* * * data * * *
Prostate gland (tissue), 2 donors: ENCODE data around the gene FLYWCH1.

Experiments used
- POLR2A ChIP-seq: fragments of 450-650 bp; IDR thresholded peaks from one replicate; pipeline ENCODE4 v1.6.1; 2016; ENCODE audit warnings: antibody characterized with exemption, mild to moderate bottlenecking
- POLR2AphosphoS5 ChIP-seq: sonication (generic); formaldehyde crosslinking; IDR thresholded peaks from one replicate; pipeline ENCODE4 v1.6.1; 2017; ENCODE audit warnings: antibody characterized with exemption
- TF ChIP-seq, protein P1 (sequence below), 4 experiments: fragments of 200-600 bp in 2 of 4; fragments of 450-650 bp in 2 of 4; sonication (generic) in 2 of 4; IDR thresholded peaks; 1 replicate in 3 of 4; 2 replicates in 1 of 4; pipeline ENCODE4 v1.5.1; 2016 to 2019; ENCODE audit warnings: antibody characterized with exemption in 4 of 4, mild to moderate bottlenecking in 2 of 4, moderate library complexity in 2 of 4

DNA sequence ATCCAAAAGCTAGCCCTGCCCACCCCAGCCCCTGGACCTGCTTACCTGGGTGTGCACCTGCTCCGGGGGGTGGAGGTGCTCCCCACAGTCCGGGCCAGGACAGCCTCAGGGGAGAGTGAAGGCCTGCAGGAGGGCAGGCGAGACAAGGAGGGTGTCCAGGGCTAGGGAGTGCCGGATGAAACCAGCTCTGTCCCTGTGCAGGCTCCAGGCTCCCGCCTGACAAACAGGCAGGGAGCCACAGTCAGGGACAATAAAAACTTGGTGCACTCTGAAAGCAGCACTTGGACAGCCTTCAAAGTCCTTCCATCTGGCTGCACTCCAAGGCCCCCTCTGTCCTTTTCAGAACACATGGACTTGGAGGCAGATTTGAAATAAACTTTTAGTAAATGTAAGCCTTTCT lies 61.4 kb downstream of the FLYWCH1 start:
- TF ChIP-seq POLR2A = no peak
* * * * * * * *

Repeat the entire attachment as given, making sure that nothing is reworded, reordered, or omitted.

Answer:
Prostate gland (tissue), 2 donors: ENCODE data around the gene FLYWCH1.

Experiments used
- POLR2A ChIP-seq: fragments of 450-650 bp; IDR thresholded peaks from one replicate; pipeline ENCODE4 v1.6.1; 2016; ENCODE audit warnings: antibody characterized with exemption, mild to moderate bottlenecking
- POLR2AphosphoS5 ChIP-seq: sonication (generic); formaldehyde crosslinking; IDR thresholded peaks from one replicate; pipeline ENCODE4 v1.6.1; 2017; ENCODE audit warnings: antibody characterized with exemption
- TF ChIP-seq, protein P1 (sequence below), 4 experiments: fragments of 200-600 bp in 2 of 4; fragments of 450-650 bp in 2 of 4; sonication (generic) in 2 of 4; IDR thresholded peaks; 1 replicate in 3 of 4; 2 replicates in 1 of 4; pipeline ENCODE4 v1.5.1; 2016 to 2019; ENCODE audit warnings: antibody characterized with exemption in 4 of 4, mild to moderate bottlenecking in 2 of 4, moderate library complexity in 2 of 4

DNA sequence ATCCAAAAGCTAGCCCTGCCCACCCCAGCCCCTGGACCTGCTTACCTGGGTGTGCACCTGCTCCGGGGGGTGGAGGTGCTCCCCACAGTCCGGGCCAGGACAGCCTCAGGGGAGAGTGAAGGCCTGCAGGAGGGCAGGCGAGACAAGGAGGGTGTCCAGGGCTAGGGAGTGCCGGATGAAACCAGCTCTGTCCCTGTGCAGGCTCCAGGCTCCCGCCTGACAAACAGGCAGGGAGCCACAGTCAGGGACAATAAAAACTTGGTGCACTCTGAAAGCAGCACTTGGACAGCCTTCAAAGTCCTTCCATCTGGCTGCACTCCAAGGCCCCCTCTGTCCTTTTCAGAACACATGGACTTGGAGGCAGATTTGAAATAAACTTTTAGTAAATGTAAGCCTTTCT lies 61.4 kb downstream of the FLYWCH1 start:
- TF ChIP-seq POLR2A = no peak